Quote by clamtrox
Don't do that! The term you added already contains the second term. There are many ways of writing the same thing, and I think everyone benefits if we don't try to confuse things further by using angular momentum density in one term and velocity in the next.
So I will stick to my earlier assumptions that particle velocity is relativistic, but the mass of the gravitating object is not: this means we don't get a circular orbit, and you can't use the "usual" formalism that one uses with for example Mercury precession.
The equation for acceleration to order vē/cē is
[itex] \mathbf{a} = \frac{GM\hat{\mathbf{r}}}{r^2} + \frac{4GM(\hat{\mathbf{r}} \cdot \dot{\mathbf{r}}) \dot{\mathbf{r}}}{c^2 r^2}  \frac{GMv^2 \hat{\mathbf{r}}}{c^2 r^2} [/itex]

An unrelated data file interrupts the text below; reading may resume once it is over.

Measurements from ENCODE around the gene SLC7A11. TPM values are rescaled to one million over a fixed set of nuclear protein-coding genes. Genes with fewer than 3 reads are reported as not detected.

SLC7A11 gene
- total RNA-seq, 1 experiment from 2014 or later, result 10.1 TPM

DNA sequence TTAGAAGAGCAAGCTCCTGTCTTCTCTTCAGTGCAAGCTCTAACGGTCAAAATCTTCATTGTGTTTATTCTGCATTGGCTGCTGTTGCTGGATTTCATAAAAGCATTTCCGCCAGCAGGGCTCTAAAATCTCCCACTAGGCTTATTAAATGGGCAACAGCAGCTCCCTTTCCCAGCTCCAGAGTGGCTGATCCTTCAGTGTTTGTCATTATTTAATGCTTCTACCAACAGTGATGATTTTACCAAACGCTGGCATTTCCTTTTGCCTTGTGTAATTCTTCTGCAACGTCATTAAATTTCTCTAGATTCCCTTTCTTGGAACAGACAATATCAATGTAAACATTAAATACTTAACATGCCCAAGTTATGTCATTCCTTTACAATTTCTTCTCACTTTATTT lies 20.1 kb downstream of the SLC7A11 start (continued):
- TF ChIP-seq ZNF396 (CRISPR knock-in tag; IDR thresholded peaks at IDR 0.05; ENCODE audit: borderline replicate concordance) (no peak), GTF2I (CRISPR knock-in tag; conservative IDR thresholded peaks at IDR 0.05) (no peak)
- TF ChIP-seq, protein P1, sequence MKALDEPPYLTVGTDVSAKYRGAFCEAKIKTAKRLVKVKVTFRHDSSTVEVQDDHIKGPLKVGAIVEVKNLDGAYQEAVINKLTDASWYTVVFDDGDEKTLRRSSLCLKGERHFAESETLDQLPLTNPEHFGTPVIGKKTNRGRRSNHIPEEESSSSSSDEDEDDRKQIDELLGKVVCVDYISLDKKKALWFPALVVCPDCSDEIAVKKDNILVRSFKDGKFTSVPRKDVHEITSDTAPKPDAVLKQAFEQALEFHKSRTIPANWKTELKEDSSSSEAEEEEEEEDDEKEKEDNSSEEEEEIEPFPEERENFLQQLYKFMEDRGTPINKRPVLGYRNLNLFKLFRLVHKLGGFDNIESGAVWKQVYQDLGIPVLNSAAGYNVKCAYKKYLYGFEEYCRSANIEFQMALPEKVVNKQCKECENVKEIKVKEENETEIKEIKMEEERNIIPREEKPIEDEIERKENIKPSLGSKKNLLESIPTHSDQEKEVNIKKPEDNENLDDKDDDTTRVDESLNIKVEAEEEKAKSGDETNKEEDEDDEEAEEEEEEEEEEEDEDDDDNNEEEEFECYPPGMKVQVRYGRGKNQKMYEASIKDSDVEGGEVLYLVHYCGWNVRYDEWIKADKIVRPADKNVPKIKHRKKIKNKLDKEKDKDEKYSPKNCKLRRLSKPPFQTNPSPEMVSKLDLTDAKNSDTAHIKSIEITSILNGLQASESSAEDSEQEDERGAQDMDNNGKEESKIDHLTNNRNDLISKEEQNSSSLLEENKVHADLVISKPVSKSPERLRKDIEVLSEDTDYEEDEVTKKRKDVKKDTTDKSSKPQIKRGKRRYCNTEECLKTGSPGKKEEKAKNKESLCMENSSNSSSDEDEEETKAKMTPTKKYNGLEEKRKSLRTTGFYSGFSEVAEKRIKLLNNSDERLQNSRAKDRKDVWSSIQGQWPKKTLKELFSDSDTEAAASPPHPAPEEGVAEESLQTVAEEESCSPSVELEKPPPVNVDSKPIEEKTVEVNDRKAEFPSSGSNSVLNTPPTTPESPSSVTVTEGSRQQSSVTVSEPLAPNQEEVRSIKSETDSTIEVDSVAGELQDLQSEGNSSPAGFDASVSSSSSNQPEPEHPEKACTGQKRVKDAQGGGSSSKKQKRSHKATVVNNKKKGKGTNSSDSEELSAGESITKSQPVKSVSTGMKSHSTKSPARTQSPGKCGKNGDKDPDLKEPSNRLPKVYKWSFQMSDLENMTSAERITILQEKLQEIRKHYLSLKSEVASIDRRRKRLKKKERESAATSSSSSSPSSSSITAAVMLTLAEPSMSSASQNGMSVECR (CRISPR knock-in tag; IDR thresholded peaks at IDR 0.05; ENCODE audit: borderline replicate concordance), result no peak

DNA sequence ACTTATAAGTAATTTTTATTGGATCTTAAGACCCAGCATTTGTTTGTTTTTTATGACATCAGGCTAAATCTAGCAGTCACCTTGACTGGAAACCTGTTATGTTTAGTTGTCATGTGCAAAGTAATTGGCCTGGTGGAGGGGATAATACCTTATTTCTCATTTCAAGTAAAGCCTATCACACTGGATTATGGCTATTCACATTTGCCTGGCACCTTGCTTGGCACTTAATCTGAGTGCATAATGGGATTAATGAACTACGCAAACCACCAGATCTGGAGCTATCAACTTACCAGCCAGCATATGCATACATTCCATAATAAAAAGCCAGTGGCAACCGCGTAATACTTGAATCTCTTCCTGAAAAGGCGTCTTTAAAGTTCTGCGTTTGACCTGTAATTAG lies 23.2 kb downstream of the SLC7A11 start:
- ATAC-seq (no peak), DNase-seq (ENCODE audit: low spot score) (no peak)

If you have difficulties with vectors, it's very easy to write it without them: Let me define
[itex] a_r = \mathbf{a} \cdot \hat{\mathbf{r}} [/itex] and
[itex] a_{\perp} = \mathbf{a}  a_r \hat{\mathbf{r}} [/itex] and likewise for velocity v. Then
[itex] a_r = \frac{GM}{r^2} (1 + \frac{v^24 v_r^2}{c^2}) = \frac{GM}{r^2} (1 + \frac{v_{\perp}^23 v_r^2}{c^2}) [/itex] and
[itex]a_{\perp} = \frac{4 GM v_r v_{\perp}}{c^2 r^2} [/itex]
Did that make it clearer?

And all this simplifies, for a high speed flyby, at closest approach (where radial v=0) and all acceleration is radial:
a = Gm/r^2 (1+v^2/c^) =(appx) gamma^2 Gm/r^2